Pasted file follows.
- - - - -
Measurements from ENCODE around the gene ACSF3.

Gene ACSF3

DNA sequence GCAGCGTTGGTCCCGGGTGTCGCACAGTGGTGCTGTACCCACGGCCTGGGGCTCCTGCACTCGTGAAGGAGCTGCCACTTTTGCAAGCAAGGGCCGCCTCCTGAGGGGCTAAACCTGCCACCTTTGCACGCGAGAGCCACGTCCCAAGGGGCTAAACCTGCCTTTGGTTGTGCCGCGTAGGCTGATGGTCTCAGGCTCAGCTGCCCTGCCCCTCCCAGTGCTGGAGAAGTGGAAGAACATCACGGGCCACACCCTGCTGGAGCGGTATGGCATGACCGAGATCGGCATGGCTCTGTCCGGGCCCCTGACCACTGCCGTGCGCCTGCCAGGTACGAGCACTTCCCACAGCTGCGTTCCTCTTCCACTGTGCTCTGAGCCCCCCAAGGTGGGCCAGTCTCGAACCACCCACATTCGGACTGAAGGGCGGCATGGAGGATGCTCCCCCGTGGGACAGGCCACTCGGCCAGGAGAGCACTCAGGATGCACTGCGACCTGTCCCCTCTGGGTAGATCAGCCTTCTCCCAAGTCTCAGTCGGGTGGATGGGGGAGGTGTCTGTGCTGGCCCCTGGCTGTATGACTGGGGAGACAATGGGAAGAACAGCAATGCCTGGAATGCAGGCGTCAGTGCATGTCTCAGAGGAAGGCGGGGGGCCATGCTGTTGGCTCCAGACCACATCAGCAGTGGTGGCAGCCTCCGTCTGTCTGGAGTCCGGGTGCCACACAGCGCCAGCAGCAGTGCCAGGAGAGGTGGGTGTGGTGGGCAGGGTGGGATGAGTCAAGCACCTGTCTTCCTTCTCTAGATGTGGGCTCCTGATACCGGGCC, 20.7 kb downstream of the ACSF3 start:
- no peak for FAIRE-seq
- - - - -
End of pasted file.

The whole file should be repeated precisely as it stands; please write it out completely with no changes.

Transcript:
Measurements from ENCODE around the gene ACSF3.

Gene ACSF3

DNA sequence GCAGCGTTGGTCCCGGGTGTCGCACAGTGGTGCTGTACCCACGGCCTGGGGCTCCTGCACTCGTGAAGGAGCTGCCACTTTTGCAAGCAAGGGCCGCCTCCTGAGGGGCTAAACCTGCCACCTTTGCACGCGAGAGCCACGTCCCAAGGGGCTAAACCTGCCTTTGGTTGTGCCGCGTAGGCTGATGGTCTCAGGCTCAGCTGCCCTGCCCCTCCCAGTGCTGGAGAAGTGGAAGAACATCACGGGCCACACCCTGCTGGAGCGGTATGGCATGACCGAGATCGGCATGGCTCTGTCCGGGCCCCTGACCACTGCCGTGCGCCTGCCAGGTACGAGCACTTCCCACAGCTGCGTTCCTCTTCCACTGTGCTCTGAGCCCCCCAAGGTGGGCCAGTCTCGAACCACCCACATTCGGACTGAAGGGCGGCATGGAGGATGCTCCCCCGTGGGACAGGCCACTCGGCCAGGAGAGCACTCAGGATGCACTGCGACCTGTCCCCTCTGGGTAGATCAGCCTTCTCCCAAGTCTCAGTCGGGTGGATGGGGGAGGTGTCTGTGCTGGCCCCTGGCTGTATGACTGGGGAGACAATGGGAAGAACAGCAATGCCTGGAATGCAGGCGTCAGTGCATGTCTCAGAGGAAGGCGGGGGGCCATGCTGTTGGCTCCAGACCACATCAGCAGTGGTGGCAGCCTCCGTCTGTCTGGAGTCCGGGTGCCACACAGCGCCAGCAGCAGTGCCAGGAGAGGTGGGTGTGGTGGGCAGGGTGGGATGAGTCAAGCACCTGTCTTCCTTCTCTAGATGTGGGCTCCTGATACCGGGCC, 20.7 kb downstream of the ACSF3 start:
- no peak for FAIRE-seq